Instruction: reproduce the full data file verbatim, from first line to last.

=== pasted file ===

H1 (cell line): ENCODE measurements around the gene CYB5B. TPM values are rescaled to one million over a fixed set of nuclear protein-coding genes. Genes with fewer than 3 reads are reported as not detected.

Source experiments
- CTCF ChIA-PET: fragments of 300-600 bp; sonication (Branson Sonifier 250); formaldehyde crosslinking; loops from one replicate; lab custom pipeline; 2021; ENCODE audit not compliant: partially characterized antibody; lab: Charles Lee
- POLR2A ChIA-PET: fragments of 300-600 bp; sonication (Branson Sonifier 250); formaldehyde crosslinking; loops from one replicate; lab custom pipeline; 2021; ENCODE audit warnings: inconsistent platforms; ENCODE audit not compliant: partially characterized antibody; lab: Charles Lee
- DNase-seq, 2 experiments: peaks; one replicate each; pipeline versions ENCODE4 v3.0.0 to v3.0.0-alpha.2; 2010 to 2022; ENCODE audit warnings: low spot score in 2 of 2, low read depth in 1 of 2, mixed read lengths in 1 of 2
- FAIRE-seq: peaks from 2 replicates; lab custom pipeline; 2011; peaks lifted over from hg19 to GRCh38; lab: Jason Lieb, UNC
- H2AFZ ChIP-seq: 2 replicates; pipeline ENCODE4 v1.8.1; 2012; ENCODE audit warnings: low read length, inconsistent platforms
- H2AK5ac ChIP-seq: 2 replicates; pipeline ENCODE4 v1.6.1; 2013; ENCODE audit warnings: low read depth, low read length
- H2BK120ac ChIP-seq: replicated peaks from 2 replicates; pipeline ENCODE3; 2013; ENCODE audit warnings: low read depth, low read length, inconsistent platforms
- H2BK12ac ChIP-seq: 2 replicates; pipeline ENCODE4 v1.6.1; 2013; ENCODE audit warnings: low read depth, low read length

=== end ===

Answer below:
H1 (cell line): ENCODE measurements around the gene CYB5B. TPM values are rescaled to one million over a fixed set of nuclear protein-coding genes. Genes with fewer than 3 reads are reported as not detected.

Source experiments
- CTCF ChIA-PET: fragments of 300-600 bp; sonication (Branson Sonifier 250); formaldehyde crosslinking; loops from one replicate; lab custom pipeline; 2021; ENCODE audit not compliant: partially characterized antibody; lab: Charles Lee
- POLR2A ChIA-PET: fragments of 300-600 bp; sonication (Branson Sonifier 250); formaldehyde crosslinking; loops from one replicate; lab custom pipeline; 2021; ENCODE audit warnings: inconsistent platforms; ENCODE audit not compliant: partially characterized antibody; lab: Charles Lee
- DNase-seq, 2 experiments: peaks; one replicate each; pipeline versions ENCODE4 v3.0.0 to v3.0.0-alpha.2; 2010 to 2022; ENCODE audit warnings: low spot score in 2 of 2, low read depth in 1 of 2, mixed read lengths in 1 of 2
- FAIRE-seq: peaks from 2 replicates; lab custom pipeline; 2011; peaks lifted over from hg19 to GRCh38; lab: Jason Lieb, UNC
- H2AFZ ChIP-seq: 2 replicates; pipeline ENCODE4 v1.8.1; 2012; ENCODE audit warnings: low read length, inconsistent platforms
- H2AK5ac ChIP-seq: 2 replicates; pipeline ENCODE4 v1.6.1; 2013; ENCODE audit warnings: low read depth, low read length
- H2BK120ac ChIP-seq: replicated peaks from 2 replicates; pipeline ENCODE3; 2013; ENCODE audit warnings: low read depth, low read length, inconsistent platforms
- H2BK12ac ChIP-seq: 2 replicates; pipeline ENCODE4 v1.6.1; 2013; ENCODE audit warnings: low read depth, low read length